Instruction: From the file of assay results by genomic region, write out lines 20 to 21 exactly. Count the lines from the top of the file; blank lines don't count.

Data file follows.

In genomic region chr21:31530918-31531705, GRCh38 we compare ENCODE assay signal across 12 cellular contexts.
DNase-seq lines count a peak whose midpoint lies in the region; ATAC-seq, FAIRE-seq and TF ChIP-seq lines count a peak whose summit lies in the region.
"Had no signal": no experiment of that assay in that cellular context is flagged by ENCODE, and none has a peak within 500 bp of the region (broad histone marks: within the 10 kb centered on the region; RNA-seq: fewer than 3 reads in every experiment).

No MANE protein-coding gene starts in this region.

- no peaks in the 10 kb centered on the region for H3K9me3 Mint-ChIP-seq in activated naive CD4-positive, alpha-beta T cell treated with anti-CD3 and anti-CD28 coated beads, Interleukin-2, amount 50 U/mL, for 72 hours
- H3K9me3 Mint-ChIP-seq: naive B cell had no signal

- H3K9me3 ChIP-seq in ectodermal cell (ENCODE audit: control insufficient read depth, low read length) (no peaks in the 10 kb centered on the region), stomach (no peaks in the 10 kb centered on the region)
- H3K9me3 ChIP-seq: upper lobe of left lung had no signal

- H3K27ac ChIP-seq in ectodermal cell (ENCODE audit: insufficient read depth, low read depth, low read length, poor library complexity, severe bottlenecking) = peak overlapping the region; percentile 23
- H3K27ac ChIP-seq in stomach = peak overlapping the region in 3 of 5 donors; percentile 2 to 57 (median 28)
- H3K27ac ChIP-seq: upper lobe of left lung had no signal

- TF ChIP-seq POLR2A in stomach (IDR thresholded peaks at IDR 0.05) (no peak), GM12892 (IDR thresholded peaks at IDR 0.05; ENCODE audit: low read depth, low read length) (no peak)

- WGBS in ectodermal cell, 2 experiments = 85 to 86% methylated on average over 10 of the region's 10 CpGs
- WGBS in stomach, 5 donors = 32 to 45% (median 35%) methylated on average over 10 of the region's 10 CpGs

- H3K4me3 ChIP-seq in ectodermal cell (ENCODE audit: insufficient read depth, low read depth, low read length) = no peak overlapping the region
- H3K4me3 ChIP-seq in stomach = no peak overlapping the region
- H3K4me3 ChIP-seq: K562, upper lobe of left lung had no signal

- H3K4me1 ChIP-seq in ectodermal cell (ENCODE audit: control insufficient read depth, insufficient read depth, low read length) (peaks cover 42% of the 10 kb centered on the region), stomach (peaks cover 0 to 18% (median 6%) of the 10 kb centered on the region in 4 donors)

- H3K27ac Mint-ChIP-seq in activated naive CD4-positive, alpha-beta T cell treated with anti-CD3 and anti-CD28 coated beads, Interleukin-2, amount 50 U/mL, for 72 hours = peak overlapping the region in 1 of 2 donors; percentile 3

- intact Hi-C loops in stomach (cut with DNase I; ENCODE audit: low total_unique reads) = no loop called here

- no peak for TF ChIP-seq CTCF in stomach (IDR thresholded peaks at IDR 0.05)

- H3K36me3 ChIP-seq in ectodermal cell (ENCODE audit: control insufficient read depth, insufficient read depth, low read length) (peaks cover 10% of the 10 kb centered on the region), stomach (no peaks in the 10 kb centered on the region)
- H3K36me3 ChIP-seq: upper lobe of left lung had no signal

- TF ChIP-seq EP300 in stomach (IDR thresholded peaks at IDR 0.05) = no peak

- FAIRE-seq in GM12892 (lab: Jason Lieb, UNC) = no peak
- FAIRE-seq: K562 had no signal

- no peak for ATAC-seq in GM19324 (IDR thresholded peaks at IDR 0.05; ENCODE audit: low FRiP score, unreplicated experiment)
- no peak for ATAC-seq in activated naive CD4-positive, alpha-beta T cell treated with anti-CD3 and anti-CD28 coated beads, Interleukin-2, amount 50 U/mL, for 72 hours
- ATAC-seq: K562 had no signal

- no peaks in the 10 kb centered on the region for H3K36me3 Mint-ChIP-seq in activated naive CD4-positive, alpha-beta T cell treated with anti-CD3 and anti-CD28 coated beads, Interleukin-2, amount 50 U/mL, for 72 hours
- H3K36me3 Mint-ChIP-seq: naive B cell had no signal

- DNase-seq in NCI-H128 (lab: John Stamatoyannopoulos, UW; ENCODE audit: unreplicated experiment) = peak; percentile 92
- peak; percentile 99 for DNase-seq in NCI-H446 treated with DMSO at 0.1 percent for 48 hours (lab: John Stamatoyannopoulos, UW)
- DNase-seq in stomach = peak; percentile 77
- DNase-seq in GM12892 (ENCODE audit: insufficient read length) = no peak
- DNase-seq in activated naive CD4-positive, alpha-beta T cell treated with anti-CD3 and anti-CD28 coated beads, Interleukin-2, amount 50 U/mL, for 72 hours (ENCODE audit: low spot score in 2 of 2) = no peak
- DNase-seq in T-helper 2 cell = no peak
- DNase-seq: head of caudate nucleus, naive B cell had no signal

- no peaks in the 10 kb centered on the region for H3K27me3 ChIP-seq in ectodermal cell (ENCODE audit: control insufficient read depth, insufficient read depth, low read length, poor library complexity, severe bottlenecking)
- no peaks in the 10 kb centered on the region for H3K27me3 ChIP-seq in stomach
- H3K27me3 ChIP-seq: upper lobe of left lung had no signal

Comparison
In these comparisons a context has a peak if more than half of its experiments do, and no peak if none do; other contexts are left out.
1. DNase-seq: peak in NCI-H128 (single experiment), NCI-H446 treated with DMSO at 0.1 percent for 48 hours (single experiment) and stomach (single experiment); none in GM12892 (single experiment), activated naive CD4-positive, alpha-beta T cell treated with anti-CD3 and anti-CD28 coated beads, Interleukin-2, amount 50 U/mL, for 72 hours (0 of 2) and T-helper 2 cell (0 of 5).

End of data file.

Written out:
- intact Hi-C loops in stomach (cut with DNase I; ENCODE audit: low total_unique reads) = no loop called here

- no peak for TF ChIP-seq CTCF in stomach (IDR thresholded peaks at IDR 0.05)